- Paperback: 223 pages
- Publisher: Wiley; 1 edition (November 5, 1996)
- Language: English
- ISBN-10: 0470235675
- ISBN-13: 978-0470235676
- Product Dimensions: 7.7 x 0.4 x 10.4 inches
- Shipping Weight: 1.8 pounds
- Average Customer Review: 9 customer reviews
- Amazon Best Sellers Rank: #4,727,719 in Books (See Top 100 in Books)
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Free-Living Freshwater Protozoa: A Color Guide 1st Edition
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From the Publisher
This color guide makes the identification of individual protozoa easily accessible to students and professionals and provides information on protozoan communities found in different environments by means of a wealth of color photomicrographs supported by original and detailed line drawings and concise text. Contains over 230 color photos and 500 detailed line drawings.
From the Back Cover
This exquisitely illustrated book is the definitive guide to the identification of protozoa. As well as over 230 high-quality colour photographs, it contains 500 detailed line drawings, showing essential features and making speedy and positive identification possible. The succinct and authoritative text is supported by extensive references. Communities of protozoa are dealt with in a separate section, which covers a range of environments and contains information on the significance of these communities as indicators of contamination and pollution. As well as being an essential teaching aid, Free-Living Freshwater Protozoa is a valuable guide for professional biologists involved with water, sewage treatment, rivers, soils and environmental management. it is also an important reference source for food science laboratories and public health and regulatory bodies. Free-Living Freshwater Protozoa includes:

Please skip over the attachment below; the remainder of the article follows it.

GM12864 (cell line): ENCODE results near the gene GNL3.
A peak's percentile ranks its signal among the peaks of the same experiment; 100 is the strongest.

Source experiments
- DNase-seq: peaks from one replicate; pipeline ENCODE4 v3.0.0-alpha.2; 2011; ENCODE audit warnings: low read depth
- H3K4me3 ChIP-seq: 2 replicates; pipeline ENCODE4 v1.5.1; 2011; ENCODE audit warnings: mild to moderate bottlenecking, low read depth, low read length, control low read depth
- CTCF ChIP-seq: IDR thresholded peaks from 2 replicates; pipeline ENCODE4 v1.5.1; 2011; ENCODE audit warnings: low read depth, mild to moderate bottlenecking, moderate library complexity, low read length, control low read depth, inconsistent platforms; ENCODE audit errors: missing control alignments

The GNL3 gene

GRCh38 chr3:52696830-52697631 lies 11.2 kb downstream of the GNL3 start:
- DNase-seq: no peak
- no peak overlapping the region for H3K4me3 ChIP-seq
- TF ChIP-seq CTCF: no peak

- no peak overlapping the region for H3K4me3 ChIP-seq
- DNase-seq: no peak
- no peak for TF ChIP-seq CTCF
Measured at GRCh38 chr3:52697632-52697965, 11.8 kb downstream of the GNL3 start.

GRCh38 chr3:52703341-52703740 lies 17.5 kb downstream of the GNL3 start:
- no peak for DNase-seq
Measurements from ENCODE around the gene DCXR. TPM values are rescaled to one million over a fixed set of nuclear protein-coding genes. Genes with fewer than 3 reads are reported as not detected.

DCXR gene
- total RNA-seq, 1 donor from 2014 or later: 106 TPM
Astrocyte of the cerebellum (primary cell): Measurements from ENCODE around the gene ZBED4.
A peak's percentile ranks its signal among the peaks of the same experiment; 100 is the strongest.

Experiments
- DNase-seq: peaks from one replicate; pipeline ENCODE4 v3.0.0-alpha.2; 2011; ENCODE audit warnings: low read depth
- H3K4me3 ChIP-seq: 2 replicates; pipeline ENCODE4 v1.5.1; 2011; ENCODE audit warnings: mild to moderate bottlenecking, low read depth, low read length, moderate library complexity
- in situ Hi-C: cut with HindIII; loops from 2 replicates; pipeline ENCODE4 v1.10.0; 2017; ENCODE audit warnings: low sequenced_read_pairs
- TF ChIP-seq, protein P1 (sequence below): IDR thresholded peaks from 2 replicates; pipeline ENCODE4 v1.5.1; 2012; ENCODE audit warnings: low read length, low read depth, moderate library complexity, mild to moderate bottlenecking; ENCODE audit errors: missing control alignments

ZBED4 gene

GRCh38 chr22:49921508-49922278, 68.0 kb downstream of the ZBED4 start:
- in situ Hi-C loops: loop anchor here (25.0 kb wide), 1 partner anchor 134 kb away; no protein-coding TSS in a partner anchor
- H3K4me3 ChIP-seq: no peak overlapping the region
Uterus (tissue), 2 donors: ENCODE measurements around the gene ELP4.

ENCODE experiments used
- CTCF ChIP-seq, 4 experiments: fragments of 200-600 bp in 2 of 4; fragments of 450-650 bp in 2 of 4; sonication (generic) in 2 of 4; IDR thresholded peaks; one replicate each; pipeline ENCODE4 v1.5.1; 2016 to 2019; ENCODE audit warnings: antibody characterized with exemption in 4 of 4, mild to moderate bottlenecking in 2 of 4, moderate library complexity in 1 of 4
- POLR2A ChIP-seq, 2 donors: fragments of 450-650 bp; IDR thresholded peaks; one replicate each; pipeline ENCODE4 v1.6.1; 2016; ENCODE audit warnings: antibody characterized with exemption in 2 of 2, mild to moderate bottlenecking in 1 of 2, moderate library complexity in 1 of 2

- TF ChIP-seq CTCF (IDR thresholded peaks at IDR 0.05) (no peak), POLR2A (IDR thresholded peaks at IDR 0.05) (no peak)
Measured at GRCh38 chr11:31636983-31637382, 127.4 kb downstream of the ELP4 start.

- Collection, examination and recording of protozoa
- Identification using the highly illustrated key with supporting text and references
- Protozoan communities covering a range of man-made and natural environments
- Glossary of terms
- Extensive bibliography and reference lists
Top customer reviews
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The 22-page Introduction covers such topics as: What protozoa are; Distinguishing protozoa from other microbes; How to choose and care for a microscope; Contrast enhancement; Techniques of microscopical examination; Drawing and photographing protozoa; Video microscopy; Where to find and how to collect protozoa; Keeping samples; etc. A great deal of useful and practical advice will be found in this Introduction, some of which I haven't seen elsewhere.
For example, in discussing microscopes Patterson suggests that phase contrast optics will allow the protozoologist who is observing living organisms "to see more and to see it with ease," and that ideally phase contrast objectives should be used in preference to the bright-field (normal) variety (p.11). To illustrate the different kinds of visual information which different contrast enhancement techniques provide, he gives us, on pages 155-57, a fascinating series of photographs of the Paramecium bursaria as viewed under Bright-field, Phase contrast, Differential interference contrast, Dark ground, Interference contrast, Polarized light, Fluorescence microscopy, and various types of staining. The differences are striking.